A FBI Organizational Structure and Investigative Jurisdiction
Organizational Structure and Budget: The FBI is a
field-oriented organization in which nine divisions and three offices at FBI
headquarters (FBIHQ) in Washington, D.C., provide program direction and
support services to 56 field offices, approximately 400 satellite offices
known as resident agencies, four specialized field installations, and 23
foreign liaison posts. The foreign liaison offices, each of which is headed
by a Legal Attache or Legal Liaison Officer, work abroad with American and
local authorities on criminal matters within FBI jurisdiction.
The FBI has approximately 10,100 Special Agents and 13,700 other
employees who perform professional, administrative, technical, clerical,
craft, trade, or maintenance operations. Approximately 7,300 employees are
assigned to FBIHQ, approximately 16,000 are assigned to field
The FBI's total annual funding for all operations, salaries, and
expenses is approximately $2.2 billion.
Investigative Jurisdiction of the FBI: The FBI's investigative
authority is the broadest of all federal law enforcement agencies.
Therefore, it has adopted a strategic approach which stresses long-term,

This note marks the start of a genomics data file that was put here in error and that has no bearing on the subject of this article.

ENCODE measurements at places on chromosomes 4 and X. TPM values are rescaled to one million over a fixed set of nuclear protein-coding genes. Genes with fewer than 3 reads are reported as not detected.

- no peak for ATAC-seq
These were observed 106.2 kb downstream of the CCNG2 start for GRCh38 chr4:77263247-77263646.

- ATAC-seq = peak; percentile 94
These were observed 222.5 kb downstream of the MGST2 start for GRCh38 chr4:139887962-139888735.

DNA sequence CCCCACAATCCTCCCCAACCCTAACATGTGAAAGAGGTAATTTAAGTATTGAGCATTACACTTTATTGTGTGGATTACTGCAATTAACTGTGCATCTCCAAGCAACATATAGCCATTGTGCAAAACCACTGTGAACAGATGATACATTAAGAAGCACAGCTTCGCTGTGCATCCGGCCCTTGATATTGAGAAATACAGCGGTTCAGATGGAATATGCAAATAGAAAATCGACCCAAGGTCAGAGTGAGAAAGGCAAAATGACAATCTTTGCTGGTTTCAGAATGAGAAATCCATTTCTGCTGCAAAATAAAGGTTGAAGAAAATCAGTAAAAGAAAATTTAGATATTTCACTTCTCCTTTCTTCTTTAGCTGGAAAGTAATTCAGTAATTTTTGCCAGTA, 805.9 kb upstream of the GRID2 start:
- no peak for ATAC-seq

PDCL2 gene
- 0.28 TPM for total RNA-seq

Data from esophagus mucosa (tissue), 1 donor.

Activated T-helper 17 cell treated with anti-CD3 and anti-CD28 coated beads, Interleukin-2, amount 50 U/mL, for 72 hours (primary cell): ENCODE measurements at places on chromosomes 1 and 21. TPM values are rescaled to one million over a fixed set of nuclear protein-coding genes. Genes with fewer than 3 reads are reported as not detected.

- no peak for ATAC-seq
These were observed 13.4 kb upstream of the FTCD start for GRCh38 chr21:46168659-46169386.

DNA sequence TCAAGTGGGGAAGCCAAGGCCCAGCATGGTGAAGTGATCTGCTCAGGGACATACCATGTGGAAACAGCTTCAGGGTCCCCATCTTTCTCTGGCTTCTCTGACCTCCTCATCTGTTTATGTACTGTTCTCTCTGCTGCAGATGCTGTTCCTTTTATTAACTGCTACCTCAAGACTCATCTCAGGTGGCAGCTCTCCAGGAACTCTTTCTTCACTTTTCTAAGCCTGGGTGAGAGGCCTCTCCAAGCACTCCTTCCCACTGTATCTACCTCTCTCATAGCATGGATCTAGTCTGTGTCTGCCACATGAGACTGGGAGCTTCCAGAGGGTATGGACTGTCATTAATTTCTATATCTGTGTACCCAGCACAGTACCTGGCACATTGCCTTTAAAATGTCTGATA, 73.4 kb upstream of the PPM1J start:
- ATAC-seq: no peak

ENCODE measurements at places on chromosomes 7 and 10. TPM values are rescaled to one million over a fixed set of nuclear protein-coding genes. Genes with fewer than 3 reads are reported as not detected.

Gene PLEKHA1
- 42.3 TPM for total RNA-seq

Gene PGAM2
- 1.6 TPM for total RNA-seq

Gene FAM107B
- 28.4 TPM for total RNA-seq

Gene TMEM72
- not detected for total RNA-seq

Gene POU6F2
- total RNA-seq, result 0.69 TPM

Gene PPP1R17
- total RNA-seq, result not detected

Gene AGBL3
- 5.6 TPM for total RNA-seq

complex investigations. The FBI's investigative philosophy also emphasizes
close relations and information sharing with other federal, state, local and
international law enforcement and intelligence agencies. A significant
number of FBI investigations are conducted in concert with other law
enforcement agencies or as part of joint task forces.
The FBI has divided its investigations into seven programs:
These programs represent the FBI's responsibility as assigned by law.
Individual cases in a particular program may receive extensive investigative
attention because of their size, potential impact, or sensitivity.
- Applicant Matters
- Civil Rights
- Organized Crime/Drugs
- Violent Crimes and Major
- Financial Crime
Investigations are conducted within the Attorney General's Guidelines
which pertain to racketeering enterprises, general criminal investigations,
undercover operations, criminal information matters, extraterritorial
investigations, and domestic security/terrorism matters. The Guidelines
afford centralized direction, which allows for greater uniformity and
control of national and international law enforcement efforts.
Some sensitive investigative methods, such as undercover activities and
electronic surveillance, are subject to specific review and approval